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You know you're TTC when...

- the Big 'O' no longer refers to orgasm, but instead to ovulation

- you show everyone who will look at your bbt charts

- every twinge is a potential sign: ovulation pain OR perhaps implantation

- it no longer strikes you as the least bit odd to check out at the pharmacy with both HPTs and tampons in your cart.

- you schedule your social events around your ovulation day

- if your OPK comes up +, you cancel all social engagements that night so you can BD & lie with your legs elevated and butt up in the air afterwards

- you talk using mysterious acronymns that only your ttc buddies understand: ttc, BD, ewcm, bbt, opk, 2ww

- your morning motto is: "Don't talk to me until I've taken my temperature"

- you take your temperature more than once a day (committed TTCer)

- you refuse to finish decorating that 3rd bedroom in your new house, because you can't stand the thought of getting it just the way you want it only to have to tear it apart next month in order to make room for the nursery you'll be needing.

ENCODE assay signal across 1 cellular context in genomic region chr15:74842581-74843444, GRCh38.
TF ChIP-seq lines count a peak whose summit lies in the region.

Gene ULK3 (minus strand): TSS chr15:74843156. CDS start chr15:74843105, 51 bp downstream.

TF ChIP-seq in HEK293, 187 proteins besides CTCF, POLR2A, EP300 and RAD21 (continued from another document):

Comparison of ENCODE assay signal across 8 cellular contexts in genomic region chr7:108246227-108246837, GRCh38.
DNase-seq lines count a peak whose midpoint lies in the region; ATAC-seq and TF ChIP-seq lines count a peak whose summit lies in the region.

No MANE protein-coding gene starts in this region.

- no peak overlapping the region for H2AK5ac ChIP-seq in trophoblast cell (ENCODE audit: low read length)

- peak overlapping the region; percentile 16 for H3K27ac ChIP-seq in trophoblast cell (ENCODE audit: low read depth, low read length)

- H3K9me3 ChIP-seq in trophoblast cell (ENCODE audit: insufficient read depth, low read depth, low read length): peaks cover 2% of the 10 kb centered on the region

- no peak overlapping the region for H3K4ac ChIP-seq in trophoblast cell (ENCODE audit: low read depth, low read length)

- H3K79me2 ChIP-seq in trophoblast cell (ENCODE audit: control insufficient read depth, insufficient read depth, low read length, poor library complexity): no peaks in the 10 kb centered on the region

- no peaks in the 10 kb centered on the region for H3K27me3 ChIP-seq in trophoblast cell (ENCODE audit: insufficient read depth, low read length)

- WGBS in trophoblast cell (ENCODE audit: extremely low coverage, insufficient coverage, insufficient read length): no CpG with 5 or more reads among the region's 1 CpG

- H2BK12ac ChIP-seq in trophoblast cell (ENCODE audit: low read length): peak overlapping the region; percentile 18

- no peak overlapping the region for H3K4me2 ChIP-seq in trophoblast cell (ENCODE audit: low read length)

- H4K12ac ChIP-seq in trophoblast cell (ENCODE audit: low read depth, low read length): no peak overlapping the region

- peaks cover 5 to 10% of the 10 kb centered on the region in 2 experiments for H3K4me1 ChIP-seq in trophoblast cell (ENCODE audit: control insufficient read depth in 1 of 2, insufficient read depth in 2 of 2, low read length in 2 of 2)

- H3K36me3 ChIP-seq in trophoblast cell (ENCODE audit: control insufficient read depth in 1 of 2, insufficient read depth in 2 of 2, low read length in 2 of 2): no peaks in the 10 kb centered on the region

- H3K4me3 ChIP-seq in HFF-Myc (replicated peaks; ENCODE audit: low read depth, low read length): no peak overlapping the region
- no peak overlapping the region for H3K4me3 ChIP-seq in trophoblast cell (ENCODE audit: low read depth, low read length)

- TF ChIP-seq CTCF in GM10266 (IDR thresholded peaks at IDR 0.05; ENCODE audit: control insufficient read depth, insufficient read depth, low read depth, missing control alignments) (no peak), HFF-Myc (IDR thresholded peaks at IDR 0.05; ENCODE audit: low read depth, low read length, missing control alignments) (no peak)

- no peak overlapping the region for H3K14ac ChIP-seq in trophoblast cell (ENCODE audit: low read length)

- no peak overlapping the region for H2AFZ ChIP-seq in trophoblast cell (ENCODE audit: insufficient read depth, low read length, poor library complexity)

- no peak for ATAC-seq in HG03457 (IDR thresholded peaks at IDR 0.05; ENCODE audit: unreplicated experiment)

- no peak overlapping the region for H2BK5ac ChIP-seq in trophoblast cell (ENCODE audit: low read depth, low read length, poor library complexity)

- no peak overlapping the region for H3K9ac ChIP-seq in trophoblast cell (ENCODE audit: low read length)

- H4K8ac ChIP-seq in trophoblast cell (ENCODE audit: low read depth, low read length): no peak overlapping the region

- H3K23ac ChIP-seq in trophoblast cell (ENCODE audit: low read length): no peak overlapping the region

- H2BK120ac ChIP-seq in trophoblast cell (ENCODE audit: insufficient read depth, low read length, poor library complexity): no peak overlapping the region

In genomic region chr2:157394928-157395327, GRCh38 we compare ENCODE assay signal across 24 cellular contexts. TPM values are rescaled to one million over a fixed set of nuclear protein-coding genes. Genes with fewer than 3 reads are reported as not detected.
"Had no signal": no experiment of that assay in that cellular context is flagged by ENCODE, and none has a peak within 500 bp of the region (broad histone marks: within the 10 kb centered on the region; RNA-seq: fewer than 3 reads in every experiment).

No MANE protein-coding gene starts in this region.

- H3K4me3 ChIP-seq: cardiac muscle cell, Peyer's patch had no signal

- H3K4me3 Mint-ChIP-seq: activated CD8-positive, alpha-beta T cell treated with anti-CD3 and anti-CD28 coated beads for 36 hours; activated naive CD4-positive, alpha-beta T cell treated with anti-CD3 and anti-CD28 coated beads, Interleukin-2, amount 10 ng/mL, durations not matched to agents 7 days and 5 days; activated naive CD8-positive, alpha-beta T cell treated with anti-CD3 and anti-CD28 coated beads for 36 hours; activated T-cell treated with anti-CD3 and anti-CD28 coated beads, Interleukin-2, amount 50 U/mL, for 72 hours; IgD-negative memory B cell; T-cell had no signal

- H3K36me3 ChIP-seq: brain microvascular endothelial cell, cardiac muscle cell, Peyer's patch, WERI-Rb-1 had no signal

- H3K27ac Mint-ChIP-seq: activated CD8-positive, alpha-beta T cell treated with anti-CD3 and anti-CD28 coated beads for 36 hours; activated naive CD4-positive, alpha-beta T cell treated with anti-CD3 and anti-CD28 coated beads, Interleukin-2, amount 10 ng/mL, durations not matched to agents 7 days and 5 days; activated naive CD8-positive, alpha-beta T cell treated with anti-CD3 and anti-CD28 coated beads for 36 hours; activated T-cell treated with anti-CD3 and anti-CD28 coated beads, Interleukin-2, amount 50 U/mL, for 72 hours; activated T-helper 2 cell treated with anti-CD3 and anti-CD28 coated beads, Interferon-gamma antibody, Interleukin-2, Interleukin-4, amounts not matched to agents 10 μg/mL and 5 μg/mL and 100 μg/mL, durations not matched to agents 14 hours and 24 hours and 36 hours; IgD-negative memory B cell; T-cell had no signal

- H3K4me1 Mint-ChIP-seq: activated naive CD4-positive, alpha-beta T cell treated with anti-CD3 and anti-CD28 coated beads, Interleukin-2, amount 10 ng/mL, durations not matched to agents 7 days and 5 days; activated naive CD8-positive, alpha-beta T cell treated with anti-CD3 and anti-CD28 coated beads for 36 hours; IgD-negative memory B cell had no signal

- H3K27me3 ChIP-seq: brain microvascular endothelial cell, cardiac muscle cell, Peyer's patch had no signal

- you put off buying any fall/winter clothes, because you hope they won't fit by the time the weather gets cooler.

- you clip coupons for OPKs and HPTs

- your doctor says, "Now take these home and inject this needle into your stomach every day" and you don't even flinch.

- you spend more on OPKs, HPTs, and fertility supplements than you do on clothes

- the thought of nausea makes your heart skip a beat!

- you make a mental note of what day of your cycle it is before you say "ok" to a drink

- you get sick but make sure you can take the medicine in case you are pregnant...and would rather stay sick if you can't take the medicine..

- you finally look forward to mornings! Another opportunity to take and record your temp!

- you refer (and think) of your husband, not as his real name, but as the letters "DH" in real life

- you suffer silently from Infertility Vision (IV) - defined as the ability to see pink lines that nobody else can see. It's a very common condition among POASers during the days leading up to the official test day. Research is still being done, but at present there is no cure for it!